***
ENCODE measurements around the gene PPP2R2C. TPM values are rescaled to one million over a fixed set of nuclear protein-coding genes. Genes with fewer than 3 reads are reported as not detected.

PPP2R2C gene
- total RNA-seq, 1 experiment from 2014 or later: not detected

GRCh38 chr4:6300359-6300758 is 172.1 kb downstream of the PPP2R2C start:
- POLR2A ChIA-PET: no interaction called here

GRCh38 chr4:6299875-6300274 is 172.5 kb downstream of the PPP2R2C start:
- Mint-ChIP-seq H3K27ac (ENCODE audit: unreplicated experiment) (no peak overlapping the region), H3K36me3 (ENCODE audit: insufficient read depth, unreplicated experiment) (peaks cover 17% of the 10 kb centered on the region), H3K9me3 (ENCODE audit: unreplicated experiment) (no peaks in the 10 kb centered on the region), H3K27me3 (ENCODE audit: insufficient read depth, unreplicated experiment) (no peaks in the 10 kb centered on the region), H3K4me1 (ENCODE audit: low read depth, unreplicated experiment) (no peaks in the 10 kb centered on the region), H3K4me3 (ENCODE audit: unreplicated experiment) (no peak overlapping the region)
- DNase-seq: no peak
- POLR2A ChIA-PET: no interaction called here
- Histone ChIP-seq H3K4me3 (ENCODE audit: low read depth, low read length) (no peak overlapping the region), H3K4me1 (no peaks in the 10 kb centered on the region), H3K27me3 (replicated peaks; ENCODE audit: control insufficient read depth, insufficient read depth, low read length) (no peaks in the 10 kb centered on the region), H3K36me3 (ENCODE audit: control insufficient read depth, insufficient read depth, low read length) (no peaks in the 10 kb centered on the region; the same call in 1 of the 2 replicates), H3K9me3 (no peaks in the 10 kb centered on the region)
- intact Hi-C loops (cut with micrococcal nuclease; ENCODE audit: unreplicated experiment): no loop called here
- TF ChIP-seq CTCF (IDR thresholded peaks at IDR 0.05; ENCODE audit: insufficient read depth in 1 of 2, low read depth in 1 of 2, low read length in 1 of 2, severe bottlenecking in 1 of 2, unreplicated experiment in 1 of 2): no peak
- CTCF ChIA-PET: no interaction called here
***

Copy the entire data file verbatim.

ENCODE measurements around the gene PPP2R2C. TPM values are rescaled to one million over a fixed set of nuclear protein-coding genes. Genes with fewer than 3 reads are reported as not detected.

PPP2R2C gene
- total RNA-seq, 1 experiment from 2014 or later: not detected

GRCh38 chr4:6300359-6300758 is 172.1 kb downstream of the PPP2R2C start:
- POLR2A ChIA-PET: no interaction called here

GRCh38 chr4:6299875-6300274 is 172.5 kb downstream of the PPP2R2C start:
- Mint-ChIP-seq H3K27ac (ENCODE audit: unreplicated experiment) (no peak overlapping the region), H3K36me3 (ENCODE audit: insufficient read depth, unreplicated experiment) (peaks cover 17% of the 10 kb centered on the region), H3K9me3 (ENCODE audit: unreplicated experiment) (no peaks in the 10 kb centered on the region), H3K27me3 (ENCODE audit: insufficient read depth, unreplicated experiment) (no peaks in the 10 kb centered on the region), H3K4me1 (ENCODE audit: low read depth, unreplicated experiment) (no peaks in the 10 kb centered on the region), H3K4me3 (ENCODE audit: unreplicated experiment) (no peak overlapping the region)
- DNase-seq: no peak
- POLR2A ChIA-PET: no interaction called here
- Histone ChIP-seq H3K4me3 (ENCODE audit: low read depth, low read length) (no peak overlapping the region), H3K4me1 (no peaks in the 10 kb centered on the region), H3K27me3 (replicated peaks; ENCODE audit: control insufficient read depth, insufficient read depth, low read length) (no peaks in the 10 kb centered on the region), H3K36me3 (ENCODE audit: control insufficient read depth, insufficient read depth, low read length) (no peaks in the 10 kb centered on the region; the same call in 1 of the 2 replicates), H3K9me3 (no peaks in the 10 kb centered on the region)
- intact Hi-C loops (cut with micrococcal nuclease; ENCODE audit: unreplicated experiment): no loop called here
- TF ChIP-seq CTCF (IDR thresholded peaks at IDR 0.05; ENCODE audit: insufficient read depth in 1 of 2, low read depth in 1 of 2, low read length in 1 of 2, severe bottlenecking in 1 of 2, unreplicated experiment in 1 of 2): no peak
- CTCF ChIA-PET: no interaction called here